Ace Hotel, NOLA - Roman & Williams
Hailing from a set design background, the principals at NY based firm Roman and Williams are true draftsman, having created mood and atmosphere for movie sets like Zoolander and Gattaca and interiors for celebrities like Gwyneth Paltrow. Like their mission states: “First and foremost, we’re focused on people and their experiences of a space… we’re known for our contradictions, taking a traditional foundation and then rebelling against it with lively irreverence.”
Devoted to protesting against disposability and the common stereotypes of what it means to be modern today, Roman Williams combine a wide array of historic architectural elements and materials like stone and wood in the most surprising ways. The Ace Hotel is a token example of their mixing of styles, preserving existing columns, mouldings and trim details while bringing in custom designed and fabricated furniture and finishes. Built in a limestone clad 1928 Art Deco building in the heart of the Warehouse district of New Orleans, they have embraced the culture and roots of the city’s past with eye catching and vintage interiors seamlessly integrated it into the present. In an interview with The New York Times, Robin Standefer, co-partner of the design firm Roman and Williams, said that the hotel is an attempt by the hoteliers to move “beyond just making a living room — and into the territory of cultivating a community.”
The General Muir (Image Courtesy of Atlanta Food Critic)
General Muir Deli - Sq Ft Studio
Looking to create a specific environment and classic NY dining experience, local Atlanta firm, Sq Ft Studio found inspiration for this modern delicatessen from a black-and-white photograph of their client’s mother on the deck of a Holocaust survivor transport ship called The General Muir.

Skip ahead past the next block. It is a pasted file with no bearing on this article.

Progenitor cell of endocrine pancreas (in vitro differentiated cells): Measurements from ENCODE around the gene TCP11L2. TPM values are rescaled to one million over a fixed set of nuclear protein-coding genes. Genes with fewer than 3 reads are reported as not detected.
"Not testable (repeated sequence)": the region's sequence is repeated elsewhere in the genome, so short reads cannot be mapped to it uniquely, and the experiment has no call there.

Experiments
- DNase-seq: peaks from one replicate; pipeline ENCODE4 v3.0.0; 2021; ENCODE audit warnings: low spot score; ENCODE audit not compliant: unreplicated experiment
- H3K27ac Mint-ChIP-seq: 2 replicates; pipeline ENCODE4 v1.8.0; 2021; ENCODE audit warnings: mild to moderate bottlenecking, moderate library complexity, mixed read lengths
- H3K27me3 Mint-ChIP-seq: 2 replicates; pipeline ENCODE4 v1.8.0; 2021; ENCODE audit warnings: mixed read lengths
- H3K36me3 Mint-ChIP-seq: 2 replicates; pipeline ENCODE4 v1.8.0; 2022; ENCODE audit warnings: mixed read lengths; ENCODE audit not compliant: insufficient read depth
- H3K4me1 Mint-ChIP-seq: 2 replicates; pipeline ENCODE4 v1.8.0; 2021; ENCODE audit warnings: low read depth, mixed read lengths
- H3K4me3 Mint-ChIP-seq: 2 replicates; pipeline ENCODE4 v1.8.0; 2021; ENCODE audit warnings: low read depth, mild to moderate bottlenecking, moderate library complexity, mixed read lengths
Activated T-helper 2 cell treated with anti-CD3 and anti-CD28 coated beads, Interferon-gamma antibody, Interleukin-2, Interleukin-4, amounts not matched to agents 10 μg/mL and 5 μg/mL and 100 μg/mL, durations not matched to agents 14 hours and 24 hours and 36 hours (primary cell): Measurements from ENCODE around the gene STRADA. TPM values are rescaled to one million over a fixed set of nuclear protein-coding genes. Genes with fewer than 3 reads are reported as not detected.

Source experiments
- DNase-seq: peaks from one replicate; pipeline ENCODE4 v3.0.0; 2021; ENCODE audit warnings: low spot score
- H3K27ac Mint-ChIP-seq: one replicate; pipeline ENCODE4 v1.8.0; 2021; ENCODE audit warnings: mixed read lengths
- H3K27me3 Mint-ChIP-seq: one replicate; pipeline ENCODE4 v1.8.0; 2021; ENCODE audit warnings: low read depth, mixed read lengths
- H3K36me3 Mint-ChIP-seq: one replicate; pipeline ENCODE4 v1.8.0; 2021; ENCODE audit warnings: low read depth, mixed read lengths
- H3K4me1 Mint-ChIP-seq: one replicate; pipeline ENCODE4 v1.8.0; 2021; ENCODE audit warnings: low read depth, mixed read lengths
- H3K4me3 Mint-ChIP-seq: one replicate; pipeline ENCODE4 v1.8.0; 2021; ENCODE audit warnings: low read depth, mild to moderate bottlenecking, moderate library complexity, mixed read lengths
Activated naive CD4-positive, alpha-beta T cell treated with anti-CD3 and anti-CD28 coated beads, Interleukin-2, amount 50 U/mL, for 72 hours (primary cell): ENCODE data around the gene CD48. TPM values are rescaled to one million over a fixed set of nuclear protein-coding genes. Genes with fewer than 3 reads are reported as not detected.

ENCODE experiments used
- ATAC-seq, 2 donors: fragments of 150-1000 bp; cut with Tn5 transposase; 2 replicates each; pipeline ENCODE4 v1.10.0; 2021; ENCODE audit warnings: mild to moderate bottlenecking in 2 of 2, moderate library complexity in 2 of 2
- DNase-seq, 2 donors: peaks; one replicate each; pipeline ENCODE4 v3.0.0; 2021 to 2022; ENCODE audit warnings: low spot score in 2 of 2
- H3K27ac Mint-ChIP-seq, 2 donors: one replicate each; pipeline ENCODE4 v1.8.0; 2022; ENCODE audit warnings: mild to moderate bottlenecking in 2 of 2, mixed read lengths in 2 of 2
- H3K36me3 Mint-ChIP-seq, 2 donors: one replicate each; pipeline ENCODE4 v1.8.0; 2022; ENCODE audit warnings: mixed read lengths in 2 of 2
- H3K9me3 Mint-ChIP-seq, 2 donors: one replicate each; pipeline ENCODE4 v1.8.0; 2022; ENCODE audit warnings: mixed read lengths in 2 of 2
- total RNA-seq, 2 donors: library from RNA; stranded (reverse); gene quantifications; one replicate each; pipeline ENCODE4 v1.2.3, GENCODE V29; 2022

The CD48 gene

Its destination, New York City, provided a framework for their design, through its authentic delis and industrial details. "This was a chance to be creative again, to dream up something different and new," says Johnson. Employing a material like White Georgia marble for the huge bar tops contributed to that experience of history. The story of this classic US marble goes back over 150 years to when it was first discovered in the rolling hills north of Atlanta. Paired with the black painted millwork, white subway tile and brass railings it’s a true study in American vernacular design.
Pearl Grey marble from the local Georgia Marble quarry covers the bar at General Muir
As Riley says, “Integrity of material is important.” “Stone has a new opportunity as a material beyond a flat slab panel on a façade,” Riley stated. “With parametric design in BIM there’s new ways to use stone efficiently”. And Polycor's N. American stones and US marble products are no exception, having a long history of notable projects completed across the world.
With developments like our Ultra Thin stone slabs that are a mere 3/8” thick for example, this typically heavy and cumbersome material is now places it’s never gone before, like full walls and floors (even on ships and high rises). It’s also giving companies with a traditional design aesthetic the ability to showcase their more modern products in a classical material with a modern look. You can see one example here in our case study of the Baccarat flagship store on Madison Avenue.